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This Org is Improving How LGBTQ+ People are Treated in Health Care


OptumHealth's new educational program is working hard to remove bias toward LGBTQ+ people in health care settings. 

Many people seeking treatment or care will place doctors, nurses, and pharmacists on a pedestal, imagining them as universally knowledgeable and trustworthy. The truth is that physicians and others in the health care industry are simply human and subject to not just mistakes but also intolerance and judgment.

Many LGBTQ+ people have experienced that firsthand, according to the U.S. Department of Health and Human Services. Experiencing ignorant health care professionals is disturbing enough, but studies show 8 percent of LGB patients have been denied care because of their sexual orientation and nearly 27 percent of trans individuals have been turned away at doctors’ offices because of their gender identity.

Acknowledging this quiet epidemic, the Department of Health and Human Services announced a ban on anti-LGBTQ+ discrimination in health care, including among insurance companies and care providers. Though it’s a positive step, there is still a need to more proactively attack prejudice in health care.

A new accredited and free education program hopes to be part of the solution. OptumHealth Education, which provides continuing education courses for health care workers, partnered with OutCare Health for the learning series. A webcast, titled “Caring for theLGBTQ+ Community: An Introduction” and led by two leaders in the LGBTQ+ health sphere, explores the negative effects that implicit stigma can have on the mental and physical well-being of LGBTQ+ patients, explains the importance of correct pronouns and terminology to ensure respectful communication, and covers the health problems common among queer people, like HIV and cancer.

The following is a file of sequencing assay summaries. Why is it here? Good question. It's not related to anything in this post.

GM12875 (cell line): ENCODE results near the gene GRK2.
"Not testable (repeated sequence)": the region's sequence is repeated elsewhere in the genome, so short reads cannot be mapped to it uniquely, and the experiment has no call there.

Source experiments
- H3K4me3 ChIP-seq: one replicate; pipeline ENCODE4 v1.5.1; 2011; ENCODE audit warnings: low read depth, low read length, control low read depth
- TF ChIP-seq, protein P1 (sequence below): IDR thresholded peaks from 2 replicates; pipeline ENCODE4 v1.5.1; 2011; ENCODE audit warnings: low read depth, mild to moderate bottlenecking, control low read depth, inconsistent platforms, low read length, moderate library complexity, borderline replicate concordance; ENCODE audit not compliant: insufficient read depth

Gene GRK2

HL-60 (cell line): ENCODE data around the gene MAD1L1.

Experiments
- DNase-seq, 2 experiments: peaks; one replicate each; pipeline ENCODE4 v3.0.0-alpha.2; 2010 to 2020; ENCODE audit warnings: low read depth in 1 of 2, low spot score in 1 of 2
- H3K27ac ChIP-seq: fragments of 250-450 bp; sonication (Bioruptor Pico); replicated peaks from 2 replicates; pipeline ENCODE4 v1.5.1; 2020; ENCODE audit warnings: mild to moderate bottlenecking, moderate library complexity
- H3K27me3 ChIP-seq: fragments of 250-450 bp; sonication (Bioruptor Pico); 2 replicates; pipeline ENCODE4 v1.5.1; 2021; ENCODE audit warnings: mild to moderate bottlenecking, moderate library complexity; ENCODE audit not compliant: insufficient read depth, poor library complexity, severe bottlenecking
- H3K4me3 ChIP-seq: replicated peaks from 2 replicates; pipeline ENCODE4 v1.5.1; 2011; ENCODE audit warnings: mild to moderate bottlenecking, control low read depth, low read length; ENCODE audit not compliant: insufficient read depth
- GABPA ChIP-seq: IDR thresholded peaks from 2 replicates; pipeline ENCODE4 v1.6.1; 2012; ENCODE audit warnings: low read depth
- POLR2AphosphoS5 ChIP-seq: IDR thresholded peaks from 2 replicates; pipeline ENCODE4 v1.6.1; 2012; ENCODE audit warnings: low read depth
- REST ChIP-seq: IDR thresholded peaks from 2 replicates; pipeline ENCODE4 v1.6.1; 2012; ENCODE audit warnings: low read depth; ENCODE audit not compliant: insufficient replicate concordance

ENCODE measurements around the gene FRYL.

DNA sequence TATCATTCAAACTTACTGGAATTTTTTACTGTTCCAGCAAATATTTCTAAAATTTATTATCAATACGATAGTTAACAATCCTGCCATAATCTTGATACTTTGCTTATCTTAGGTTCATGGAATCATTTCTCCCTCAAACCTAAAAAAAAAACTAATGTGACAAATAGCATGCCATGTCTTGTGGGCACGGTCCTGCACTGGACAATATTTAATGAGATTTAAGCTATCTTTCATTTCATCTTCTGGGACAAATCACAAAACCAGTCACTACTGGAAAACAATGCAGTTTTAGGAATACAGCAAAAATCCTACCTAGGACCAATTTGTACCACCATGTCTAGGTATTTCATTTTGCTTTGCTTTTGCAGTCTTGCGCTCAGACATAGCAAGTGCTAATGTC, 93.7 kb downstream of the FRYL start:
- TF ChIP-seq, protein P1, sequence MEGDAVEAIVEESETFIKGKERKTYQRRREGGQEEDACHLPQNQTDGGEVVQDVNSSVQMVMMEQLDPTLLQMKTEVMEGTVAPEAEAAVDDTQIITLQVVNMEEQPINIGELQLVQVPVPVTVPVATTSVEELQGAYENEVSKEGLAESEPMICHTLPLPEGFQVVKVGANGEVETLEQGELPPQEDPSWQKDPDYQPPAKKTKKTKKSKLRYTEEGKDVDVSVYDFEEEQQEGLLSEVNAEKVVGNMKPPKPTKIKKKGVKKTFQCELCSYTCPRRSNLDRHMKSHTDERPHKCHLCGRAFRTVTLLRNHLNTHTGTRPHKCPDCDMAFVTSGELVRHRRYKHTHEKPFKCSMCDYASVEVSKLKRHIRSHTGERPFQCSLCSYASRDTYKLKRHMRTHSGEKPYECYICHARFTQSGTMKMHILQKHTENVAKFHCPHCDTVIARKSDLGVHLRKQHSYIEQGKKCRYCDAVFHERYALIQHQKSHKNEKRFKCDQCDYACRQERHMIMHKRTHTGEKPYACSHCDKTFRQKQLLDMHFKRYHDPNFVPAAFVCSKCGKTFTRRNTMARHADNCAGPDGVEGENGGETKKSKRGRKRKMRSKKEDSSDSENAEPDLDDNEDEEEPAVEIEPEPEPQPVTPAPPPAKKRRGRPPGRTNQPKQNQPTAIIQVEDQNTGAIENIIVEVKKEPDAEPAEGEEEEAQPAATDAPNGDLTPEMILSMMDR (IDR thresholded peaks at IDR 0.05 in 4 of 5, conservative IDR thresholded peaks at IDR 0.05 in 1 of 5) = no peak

“LGBTQ+ people face a number of unique challenges and barriers when it comes to their health and well-being. Many of these barriers are rooted in discrimination, stigma, and a simple lack of awareness and knowledge,” Dr. Amy Nguyen Howell, Optum senior national medical director, Office for Provider Advancement, said in a statement. “We launched this educational series as part of our commitment to advancing health equity and improving the health care experience for everyone we serve.” 

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Neal Broverman